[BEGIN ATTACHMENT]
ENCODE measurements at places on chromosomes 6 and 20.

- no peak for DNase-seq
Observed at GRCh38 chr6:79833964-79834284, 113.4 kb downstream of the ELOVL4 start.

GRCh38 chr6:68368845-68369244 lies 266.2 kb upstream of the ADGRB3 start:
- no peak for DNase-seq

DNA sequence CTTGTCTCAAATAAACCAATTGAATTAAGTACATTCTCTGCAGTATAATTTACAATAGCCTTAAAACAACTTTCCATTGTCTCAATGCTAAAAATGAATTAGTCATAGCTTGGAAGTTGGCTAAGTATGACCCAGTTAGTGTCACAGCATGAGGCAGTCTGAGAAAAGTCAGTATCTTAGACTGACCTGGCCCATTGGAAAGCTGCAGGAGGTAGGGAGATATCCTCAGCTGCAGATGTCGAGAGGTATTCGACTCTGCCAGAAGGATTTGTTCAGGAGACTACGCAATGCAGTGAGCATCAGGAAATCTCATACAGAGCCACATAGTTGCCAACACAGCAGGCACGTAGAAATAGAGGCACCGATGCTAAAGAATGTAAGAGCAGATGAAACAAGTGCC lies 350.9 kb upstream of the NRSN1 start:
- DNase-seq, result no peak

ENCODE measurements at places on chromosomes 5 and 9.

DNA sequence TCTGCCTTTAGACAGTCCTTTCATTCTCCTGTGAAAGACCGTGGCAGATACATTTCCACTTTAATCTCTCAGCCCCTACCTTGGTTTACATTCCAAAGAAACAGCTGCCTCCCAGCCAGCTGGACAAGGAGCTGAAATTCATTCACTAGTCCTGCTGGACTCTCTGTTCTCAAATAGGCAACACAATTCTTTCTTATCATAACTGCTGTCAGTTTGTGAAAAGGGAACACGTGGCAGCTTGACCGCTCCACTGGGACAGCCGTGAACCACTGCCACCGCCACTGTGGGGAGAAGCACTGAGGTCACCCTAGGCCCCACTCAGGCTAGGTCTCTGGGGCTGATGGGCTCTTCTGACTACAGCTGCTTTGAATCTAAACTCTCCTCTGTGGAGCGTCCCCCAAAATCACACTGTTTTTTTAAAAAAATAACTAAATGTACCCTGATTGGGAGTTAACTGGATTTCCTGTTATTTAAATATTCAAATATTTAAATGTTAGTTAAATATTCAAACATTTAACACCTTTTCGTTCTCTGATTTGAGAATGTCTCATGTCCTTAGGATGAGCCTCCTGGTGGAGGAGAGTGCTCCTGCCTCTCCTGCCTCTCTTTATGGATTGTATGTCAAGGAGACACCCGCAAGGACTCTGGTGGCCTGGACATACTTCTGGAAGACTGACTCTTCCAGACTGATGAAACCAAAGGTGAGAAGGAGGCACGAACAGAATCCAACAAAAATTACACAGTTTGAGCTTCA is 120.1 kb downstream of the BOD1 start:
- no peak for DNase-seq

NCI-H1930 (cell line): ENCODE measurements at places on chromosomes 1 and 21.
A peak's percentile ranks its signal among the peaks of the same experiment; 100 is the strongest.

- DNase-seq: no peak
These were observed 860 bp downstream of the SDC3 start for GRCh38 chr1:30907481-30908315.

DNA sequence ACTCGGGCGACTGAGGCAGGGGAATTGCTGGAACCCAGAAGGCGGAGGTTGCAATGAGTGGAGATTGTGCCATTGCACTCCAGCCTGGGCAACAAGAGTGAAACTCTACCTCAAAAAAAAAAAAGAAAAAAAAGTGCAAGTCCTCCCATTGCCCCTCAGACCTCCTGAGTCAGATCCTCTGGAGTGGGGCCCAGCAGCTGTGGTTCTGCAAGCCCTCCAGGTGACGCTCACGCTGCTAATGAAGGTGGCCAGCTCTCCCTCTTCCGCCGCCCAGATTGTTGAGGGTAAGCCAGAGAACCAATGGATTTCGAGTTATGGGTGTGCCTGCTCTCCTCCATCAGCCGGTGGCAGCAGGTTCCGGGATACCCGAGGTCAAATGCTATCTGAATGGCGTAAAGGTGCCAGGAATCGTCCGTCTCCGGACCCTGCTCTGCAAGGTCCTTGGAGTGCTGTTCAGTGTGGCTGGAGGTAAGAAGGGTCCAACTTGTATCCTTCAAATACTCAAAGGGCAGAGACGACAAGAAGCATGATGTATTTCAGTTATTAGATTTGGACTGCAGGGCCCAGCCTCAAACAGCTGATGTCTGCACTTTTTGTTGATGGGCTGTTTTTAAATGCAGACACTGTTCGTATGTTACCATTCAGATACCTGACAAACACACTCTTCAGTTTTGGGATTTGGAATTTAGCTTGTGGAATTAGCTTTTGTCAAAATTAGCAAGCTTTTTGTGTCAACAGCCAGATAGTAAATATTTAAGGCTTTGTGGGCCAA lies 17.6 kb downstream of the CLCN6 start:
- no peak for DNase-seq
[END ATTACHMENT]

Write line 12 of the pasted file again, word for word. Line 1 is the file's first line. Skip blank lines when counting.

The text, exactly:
A peak's percentile ranks its signal among the peaks of the same experiment; 100 is the strongest.